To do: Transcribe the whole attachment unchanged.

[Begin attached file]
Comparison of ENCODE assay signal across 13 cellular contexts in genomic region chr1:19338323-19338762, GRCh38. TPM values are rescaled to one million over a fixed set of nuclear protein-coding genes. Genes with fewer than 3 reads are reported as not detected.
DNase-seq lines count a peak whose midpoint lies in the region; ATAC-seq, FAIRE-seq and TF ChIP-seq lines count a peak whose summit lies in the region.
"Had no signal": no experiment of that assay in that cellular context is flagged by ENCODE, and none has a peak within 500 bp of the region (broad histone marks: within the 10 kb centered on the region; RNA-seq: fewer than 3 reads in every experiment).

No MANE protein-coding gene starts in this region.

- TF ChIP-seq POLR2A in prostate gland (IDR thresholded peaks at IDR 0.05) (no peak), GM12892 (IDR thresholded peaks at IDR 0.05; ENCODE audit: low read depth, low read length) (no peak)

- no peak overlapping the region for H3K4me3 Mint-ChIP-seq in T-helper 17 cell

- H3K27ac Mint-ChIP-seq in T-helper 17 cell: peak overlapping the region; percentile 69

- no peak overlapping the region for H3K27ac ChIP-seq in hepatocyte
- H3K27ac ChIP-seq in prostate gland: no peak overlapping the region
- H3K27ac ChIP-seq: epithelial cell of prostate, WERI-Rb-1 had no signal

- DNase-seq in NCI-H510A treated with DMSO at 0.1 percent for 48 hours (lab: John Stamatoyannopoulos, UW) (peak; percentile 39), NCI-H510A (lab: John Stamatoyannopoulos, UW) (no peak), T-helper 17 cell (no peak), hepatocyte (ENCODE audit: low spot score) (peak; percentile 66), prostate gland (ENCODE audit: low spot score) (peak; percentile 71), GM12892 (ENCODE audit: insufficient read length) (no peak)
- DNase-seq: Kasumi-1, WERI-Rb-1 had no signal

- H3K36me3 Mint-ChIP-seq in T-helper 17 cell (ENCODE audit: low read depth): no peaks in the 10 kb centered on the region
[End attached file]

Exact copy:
Comparison of ENCODE assay signal across 13 cellular contexts in genomic region chr1:19338323-19338762, GRCh38. TPM values are rescaled to one million over a fixed set of nuclear protein-coding genes. Genes with fewer than 3 reads are reported as not detected.
DNase-seq lines count a peak whose midpoint lies in the region; ATAC-seq, FAIRE-seq and TF ChIP-seq lines count a peak whose summit lies in the region.
"Had no signal": no experiment of that assay in that cellular context is flagged by ENCODE, and none has a peak within 500 bp of the region (broad histone marks: within the 10 kb centered on the region; RNA-seq: fewer than 3 reads in every experiment).

No MANE protein-coding gene starts in this region.

- TF ChIP-seq POLR2A in prostate gland (IDR thresholded peaks at IDR 0.05) (no peak), GM12892 (IDR thresholded peaks at IDR 0.05; ENCODE audit: low read depth, low read length) (no peak)

- no peak overlapping the region for H3K4me3 Mint-ChIP-seq in T-helper 17 cell

- H3K27ac Mint-ChIP-seq in T-helper 17 cell: peak overlapping the region; percentile 69

- no peak overlapping the region for H3K27ac ChIP-seq in hepatocyte
- H3K27ac ChIP-seq in prostate gland: no peak overlapping the region
- H3K27ac ChIP-seq: epithelial cell of prostate, WERI-Rb-1 had no signal

- DNase-seq in NCI-H510A treated with DMSO at 0.1 percent for 48 hours (lab: John Stamatoyannopoulos, UW) (peak; percentile 39), NCI-H510A (lab: John Stamatoyannopoulos, UW) (no peak), T-helper 17 cell (no peak), hepatocyte (ENCODE audit: low spot score) (peak; percentile 66), prostate gland (ENCODE audit: low spot score) (peak; percentile 71), GM12892 (ENCODE audit: insufficient read length) (no peak)
- DNase-seq: Kasumi-1, WERI-Rb-1 had no signal

- H3K36me3 Mint-ChIP-seq in T-helper 17 cell (ENCODE audit: low read depth): no peaks in the 10 kb centered on the region